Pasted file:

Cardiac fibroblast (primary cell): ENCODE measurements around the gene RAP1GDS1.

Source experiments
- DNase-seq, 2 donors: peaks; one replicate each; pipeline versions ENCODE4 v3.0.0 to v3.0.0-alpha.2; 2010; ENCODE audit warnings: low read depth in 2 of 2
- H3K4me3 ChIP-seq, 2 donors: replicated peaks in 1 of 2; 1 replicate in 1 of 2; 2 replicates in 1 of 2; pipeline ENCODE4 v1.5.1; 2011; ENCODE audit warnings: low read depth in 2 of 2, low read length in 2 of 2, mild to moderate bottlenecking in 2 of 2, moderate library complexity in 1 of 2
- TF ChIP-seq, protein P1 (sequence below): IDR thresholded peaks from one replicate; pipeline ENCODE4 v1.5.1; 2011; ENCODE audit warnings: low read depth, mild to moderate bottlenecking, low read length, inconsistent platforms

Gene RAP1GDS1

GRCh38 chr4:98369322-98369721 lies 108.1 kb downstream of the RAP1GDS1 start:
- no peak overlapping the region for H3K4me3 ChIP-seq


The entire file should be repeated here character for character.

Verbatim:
Cardiac fibroblast (primary cell): ENCODE measurements around the gene RAP1GDS1.

Source experiments
- DNase-seq, 2 donors: peaks; one replicate each; pipeline versions ENCODE4 v3.0.0 to v3.0.0-alpha.2; 2010; ENCODE audit warnings: low read depth in 2 of 2
- H3K4me3 ChIP-seq, 2 donors: replicated peaks in 1 of 2; 1 replicate in 1 of 2; 2 replicates in 1 of 2; pipeline ENCODE4 v1.5.1; 2011; ENCODE audit warnings: low read depth in 2 of 2, low read length in 2 of 2, mild to moderate bottlenecking in 2 of 2, moderate library complexity in 1 of 2
- TF ChIP-seq, protein P1 (sequence below): IDR thresholded peaks from one replicate; pipeline ENCODE4 v1.5.1; 2011; ENCODE audit warnings: low read depth, mild to moderate bottlenecking, low read length, inconsistent platforms

Gene RAP1GDS1

GRCh38 chr4:98369322-98369721 lies 108.1 kb downstream of the RAP1GDS1 start:
- no peak overlapping the region for H3K4me3 ChIP-seq